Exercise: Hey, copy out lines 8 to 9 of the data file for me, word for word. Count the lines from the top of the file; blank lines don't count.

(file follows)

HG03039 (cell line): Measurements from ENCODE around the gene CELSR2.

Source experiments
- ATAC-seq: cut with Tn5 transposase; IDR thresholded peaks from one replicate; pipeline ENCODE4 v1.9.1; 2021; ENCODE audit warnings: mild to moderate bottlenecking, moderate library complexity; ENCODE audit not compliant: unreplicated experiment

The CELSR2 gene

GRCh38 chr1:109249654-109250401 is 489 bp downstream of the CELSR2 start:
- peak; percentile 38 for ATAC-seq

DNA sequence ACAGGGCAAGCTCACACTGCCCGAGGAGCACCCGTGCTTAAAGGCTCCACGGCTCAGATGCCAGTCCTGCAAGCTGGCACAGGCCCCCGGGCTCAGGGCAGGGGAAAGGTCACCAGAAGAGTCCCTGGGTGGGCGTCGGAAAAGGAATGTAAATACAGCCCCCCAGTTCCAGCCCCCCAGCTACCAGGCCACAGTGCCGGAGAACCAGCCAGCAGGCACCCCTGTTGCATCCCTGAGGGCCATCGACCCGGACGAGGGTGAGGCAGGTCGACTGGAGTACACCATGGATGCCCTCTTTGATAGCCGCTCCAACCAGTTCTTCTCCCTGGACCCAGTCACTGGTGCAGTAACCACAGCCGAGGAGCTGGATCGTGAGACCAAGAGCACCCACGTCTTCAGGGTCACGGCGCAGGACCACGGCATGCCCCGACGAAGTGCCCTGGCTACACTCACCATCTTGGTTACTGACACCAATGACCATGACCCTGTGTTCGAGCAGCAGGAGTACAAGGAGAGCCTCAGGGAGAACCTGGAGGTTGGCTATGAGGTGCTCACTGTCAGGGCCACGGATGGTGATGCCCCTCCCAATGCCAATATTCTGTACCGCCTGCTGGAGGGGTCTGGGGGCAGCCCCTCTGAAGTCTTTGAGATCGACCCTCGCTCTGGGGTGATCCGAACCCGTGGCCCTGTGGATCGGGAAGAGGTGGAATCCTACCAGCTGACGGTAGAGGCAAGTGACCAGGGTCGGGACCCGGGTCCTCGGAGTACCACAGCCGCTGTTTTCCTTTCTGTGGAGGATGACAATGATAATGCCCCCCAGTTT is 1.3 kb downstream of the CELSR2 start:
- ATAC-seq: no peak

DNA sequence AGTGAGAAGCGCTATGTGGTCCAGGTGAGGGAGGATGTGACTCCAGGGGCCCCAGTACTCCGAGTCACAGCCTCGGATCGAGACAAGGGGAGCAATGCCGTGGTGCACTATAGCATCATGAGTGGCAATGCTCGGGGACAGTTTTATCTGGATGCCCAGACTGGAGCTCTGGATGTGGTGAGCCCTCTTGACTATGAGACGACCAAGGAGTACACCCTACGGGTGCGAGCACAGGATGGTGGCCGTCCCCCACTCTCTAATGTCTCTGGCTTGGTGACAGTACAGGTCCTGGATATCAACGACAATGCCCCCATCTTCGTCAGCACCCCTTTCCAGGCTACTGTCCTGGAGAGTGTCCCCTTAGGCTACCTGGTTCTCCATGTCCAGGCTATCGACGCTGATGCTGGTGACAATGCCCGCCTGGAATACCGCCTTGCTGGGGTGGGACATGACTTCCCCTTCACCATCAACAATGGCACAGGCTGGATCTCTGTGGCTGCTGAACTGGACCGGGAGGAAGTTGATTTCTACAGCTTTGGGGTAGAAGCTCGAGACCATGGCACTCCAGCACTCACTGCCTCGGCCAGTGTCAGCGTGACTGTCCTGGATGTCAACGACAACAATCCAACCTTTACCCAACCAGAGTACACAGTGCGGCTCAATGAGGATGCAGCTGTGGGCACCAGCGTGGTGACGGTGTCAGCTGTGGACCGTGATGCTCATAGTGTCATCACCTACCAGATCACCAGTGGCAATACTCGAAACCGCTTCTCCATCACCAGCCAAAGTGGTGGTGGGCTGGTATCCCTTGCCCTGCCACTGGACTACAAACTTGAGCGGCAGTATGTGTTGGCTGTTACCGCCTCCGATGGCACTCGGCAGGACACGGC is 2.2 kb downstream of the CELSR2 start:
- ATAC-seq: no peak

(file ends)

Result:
- ATAC-seq: no peak

DNA sequence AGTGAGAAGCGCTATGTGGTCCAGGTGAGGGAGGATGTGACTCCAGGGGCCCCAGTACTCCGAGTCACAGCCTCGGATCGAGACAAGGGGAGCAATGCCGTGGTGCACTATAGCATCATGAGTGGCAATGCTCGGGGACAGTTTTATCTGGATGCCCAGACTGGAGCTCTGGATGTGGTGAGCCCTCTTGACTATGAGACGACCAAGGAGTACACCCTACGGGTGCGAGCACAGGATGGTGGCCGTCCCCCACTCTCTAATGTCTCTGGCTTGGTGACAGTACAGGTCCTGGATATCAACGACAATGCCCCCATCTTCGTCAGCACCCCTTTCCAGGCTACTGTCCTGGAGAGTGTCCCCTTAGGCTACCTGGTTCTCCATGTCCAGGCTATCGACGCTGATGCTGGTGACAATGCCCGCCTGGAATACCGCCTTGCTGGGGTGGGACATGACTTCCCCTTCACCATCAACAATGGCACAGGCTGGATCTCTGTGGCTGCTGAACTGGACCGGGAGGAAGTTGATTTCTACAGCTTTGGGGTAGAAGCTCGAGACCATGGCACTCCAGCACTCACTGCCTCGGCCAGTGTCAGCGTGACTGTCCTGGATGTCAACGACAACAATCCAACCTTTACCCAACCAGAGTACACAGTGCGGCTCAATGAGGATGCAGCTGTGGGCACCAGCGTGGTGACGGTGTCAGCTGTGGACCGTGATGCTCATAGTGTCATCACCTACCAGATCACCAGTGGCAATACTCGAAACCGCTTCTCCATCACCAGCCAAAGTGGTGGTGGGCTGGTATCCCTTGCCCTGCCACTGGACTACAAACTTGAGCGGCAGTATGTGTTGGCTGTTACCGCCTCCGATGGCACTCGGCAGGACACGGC is 2.2 kb downstream of the CELSR2 start: